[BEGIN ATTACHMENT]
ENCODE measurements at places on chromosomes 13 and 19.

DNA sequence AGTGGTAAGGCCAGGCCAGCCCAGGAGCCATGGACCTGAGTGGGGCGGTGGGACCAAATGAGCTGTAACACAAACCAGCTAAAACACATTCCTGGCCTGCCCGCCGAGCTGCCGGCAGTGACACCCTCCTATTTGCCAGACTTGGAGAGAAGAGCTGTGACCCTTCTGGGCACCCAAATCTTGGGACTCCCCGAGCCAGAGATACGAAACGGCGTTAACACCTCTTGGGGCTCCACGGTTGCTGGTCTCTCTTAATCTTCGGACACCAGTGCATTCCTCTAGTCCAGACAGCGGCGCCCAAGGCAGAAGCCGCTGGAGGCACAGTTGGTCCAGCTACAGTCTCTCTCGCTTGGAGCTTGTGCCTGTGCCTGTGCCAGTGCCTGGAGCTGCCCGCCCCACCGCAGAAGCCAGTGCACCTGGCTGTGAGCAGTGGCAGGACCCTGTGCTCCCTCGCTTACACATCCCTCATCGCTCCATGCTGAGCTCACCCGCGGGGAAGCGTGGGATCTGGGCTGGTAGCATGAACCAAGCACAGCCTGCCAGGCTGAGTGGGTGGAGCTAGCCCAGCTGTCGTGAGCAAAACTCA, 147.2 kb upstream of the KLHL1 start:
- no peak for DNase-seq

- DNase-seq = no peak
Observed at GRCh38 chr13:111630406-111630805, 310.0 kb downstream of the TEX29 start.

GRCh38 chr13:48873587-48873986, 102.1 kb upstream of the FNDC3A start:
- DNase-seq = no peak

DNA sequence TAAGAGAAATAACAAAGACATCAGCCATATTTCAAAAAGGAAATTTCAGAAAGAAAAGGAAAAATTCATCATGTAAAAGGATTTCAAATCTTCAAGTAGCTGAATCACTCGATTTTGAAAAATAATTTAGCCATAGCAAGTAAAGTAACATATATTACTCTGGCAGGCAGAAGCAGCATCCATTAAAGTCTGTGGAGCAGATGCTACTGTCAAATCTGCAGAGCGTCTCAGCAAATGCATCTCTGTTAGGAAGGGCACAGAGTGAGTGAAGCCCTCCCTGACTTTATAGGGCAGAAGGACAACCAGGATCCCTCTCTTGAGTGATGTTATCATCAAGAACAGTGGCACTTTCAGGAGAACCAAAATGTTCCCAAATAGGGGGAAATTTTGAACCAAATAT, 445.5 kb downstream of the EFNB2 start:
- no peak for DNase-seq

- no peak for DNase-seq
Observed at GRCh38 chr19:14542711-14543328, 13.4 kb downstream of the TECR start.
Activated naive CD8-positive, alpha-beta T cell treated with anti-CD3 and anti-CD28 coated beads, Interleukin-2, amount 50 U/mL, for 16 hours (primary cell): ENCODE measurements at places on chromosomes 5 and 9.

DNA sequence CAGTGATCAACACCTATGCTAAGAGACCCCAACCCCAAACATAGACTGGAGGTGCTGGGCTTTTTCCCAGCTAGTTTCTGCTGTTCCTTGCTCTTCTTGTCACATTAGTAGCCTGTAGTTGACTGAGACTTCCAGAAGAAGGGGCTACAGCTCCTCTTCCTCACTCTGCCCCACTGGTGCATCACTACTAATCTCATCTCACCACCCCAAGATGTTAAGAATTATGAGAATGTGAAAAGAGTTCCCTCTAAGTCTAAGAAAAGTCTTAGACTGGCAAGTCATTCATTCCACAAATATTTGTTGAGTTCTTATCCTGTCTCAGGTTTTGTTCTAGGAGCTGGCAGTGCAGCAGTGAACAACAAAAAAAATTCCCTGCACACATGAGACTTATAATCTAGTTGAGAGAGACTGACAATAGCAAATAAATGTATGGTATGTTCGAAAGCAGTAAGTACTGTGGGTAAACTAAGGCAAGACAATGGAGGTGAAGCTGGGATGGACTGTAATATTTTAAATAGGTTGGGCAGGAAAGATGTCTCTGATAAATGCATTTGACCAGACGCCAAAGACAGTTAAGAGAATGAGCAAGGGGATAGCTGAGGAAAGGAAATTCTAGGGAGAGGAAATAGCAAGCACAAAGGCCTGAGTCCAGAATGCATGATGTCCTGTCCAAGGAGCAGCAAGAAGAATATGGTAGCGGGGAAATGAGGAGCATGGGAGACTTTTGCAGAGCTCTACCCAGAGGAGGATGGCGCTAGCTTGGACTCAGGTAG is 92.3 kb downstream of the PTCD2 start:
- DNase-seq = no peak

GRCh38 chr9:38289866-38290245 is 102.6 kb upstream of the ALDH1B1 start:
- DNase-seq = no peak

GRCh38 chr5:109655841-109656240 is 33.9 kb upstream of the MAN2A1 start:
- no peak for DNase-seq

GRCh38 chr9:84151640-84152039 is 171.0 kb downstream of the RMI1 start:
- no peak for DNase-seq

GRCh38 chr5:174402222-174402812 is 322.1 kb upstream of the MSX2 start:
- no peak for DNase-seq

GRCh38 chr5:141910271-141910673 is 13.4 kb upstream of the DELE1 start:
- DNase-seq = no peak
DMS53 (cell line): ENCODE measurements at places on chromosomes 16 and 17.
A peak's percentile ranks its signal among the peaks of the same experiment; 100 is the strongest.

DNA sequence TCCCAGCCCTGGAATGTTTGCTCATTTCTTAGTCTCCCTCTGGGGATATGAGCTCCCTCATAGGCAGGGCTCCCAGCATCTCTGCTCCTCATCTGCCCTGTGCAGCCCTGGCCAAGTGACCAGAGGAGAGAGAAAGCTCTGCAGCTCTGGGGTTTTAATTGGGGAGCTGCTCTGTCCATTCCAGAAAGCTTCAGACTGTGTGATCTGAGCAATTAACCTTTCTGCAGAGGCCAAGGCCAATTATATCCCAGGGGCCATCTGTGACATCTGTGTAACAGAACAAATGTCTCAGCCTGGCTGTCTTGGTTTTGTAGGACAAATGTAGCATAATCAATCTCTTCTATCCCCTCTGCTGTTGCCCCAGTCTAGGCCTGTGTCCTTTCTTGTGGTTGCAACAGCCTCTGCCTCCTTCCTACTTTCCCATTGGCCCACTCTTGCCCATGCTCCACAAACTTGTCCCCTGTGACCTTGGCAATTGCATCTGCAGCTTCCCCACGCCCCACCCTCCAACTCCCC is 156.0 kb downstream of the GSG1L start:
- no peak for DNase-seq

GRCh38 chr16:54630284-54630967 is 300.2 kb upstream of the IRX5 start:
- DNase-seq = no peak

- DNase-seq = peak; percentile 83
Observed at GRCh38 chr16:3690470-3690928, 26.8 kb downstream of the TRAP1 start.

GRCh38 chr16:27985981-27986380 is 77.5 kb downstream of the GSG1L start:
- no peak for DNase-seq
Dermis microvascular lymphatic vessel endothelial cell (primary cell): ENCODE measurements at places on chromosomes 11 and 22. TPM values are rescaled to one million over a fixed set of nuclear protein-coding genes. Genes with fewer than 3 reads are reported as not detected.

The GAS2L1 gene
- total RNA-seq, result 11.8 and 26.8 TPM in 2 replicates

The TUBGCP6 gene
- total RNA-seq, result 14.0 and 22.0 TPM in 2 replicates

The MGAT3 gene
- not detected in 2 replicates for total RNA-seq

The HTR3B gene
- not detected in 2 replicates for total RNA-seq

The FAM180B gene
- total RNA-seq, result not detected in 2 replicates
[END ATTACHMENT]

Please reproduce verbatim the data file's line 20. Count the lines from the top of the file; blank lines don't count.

- no peak for DNase-seq